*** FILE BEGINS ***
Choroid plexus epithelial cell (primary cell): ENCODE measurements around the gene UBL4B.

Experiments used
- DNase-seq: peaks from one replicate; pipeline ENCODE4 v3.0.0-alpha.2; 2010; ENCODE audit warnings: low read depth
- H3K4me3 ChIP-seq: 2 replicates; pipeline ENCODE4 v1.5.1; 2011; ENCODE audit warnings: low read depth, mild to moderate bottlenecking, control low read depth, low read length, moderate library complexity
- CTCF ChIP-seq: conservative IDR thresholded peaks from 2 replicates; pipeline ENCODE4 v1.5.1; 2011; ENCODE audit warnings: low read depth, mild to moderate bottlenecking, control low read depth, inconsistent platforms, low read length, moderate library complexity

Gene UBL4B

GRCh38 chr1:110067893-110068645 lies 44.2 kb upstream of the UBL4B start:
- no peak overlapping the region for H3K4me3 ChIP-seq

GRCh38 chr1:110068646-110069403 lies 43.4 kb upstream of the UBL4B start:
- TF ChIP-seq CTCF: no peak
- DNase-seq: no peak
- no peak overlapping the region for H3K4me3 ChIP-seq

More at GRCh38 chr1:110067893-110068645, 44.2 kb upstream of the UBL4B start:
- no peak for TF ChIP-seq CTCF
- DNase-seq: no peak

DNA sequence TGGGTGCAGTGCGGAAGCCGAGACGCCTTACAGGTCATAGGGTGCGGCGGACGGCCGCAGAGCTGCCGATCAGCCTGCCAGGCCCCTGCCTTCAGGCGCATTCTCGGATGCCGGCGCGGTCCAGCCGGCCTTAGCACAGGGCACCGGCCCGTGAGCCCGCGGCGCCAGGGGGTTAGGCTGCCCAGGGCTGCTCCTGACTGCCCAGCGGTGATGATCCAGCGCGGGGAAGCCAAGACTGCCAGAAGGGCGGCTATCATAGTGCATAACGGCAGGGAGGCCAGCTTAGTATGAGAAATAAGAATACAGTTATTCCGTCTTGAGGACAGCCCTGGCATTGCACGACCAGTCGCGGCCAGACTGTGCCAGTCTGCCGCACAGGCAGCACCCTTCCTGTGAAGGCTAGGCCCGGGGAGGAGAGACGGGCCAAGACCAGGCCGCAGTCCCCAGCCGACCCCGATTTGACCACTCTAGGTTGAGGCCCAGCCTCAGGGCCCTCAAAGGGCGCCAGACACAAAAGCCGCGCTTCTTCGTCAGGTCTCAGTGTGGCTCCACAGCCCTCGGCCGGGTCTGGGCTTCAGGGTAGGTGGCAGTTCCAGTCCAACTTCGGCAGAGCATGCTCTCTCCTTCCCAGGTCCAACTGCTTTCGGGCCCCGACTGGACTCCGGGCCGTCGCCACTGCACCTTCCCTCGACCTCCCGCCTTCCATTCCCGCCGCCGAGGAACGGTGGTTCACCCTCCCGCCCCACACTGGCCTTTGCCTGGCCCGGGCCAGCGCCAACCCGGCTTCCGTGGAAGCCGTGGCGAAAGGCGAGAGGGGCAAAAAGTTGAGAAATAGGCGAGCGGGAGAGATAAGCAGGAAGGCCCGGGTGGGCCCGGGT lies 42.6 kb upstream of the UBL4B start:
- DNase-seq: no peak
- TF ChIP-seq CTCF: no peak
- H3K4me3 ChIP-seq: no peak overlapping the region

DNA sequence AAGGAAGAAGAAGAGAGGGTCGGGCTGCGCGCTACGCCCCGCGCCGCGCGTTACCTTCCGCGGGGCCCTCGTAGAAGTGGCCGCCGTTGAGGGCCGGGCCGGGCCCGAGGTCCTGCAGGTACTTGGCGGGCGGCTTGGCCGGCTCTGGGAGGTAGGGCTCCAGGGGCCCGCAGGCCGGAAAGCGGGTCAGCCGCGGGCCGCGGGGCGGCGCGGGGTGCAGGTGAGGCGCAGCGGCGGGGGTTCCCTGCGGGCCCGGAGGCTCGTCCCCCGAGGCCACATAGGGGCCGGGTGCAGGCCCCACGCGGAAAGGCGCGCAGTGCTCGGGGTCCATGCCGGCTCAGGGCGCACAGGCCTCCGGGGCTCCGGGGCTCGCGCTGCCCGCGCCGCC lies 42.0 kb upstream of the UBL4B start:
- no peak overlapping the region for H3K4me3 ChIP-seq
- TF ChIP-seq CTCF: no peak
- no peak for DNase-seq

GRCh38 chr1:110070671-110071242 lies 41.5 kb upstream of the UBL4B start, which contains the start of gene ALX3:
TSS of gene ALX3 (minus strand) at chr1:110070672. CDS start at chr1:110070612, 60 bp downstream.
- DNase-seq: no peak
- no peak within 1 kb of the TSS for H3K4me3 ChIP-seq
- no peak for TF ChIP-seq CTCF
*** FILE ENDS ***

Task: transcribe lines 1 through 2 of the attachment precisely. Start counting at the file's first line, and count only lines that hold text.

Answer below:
Choroid plexus epithelial cell (primary cell): ENCODE measurements around the gene UBL4B.

Experiments used